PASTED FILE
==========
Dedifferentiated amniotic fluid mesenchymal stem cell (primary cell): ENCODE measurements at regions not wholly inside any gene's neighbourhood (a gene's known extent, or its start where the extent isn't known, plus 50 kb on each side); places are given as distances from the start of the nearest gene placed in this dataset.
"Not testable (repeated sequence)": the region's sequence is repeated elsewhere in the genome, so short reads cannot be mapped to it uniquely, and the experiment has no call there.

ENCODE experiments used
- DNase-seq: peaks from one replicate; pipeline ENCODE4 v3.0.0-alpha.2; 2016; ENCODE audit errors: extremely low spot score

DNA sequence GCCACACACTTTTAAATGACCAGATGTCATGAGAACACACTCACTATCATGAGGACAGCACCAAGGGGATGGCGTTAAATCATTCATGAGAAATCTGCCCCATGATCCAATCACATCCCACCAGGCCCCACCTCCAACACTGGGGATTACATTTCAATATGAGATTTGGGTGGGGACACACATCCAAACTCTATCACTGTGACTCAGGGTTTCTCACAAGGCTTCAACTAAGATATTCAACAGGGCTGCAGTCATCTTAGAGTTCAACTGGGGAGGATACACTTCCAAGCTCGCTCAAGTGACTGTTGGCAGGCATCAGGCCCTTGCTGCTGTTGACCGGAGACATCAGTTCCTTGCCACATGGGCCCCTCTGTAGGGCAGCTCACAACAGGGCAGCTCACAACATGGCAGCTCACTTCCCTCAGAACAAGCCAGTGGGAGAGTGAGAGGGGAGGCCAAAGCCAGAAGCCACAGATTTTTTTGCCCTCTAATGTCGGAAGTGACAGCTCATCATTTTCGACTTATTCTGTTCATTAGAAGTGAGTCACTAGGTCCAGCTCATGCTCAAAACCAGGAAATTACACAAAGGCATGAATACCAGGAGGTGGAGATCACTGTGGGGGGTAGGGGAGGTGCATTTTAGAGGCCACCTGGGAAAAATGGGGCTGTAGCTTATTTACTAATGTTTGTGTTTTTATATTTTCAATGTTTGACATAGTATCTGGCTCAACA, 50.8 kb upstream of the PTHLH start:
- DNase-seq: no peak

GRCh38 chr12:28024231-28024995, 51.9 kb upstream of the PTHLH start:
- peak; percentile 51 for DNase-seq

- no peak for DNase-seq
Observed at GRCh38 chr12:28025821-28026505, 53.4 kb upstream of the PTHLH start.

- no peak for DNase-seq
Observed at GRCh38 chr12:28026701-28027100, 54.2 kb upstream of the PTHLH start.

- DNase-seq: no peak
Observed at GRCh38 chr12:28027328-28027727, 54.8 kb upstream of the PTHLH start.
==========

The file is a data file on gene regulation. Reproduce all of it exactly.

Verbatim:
Dedifferentiated amniotic fluid mesenchymal stem cell (primary cell): ENCODE measurements at regions not wholly inside any gene's neighbourhood (a gene's known extent, or its start where the extent isn't known, plus 50 kb on each side); places are given as distances from the start of the nearest gene placed in this dataset.
"Not testable (repeated sequence)": the region's sequence is repeated elsewhere in the genome, so short reads cannot be mapped to it uniquely, and the experiment has no call there.

ENCODE experiments used
- DNase-seq: peaks from one replicate; pipeline ENCODE4 v3.0.0-alpha.2; 2016; ENCODE audit errors: extremely low spot score

DNA sequence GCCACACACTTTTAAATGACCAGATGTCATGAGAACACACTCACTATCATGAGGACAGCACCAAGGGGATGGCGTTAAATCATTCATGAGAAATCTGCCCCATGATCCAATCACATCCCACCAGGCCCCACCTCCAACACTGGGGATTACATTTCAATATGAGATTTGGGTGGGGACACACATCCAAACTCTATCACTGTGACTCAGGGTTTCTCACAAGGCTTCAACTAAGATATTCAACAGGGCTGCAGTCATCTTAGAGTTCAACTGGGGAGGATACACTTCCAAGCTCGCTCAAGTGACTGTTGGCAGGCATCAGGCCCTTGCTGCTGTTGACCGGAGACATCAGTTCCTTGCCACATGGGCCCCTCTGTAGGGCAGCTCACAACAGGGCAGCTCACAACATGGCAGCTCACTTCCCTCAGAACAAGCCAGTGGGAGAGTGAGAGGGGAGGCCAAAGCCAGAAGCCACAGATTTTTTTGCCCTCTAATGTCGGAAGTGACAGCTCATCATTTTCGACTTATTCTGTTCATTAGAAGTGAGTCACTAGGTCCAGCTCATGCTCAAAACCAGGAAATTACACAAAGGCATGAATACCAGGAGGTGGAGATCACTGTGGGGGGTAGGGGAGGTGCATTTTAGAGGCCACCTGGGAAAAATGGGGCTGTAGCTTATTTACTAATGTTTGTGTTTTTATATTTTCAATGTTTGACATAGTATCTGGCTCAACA, 50.8 kb upstream of the PTHLH start:
- DNase-seq: no peak

GRCh38 chr12:28024231-28024995, 51.9 kb upstream of the PTHLH start:
- peak; percentile 51 for DNase-seq

- no peak for DNase-seq
Observed at GRCh38 chr12:28025821-28026505, 53.4 kb upstream of the PTHLH start.

- no peak for DNase-seq
Observed at GRCh38 chr12:28026701-28027100, 54.2 kb upstream of the PTHLH start.

- DNase-seq: no peak
Observed at GRCh38 chr12:28027328-28027727, 54.8 kb upstream of the PTHLH start.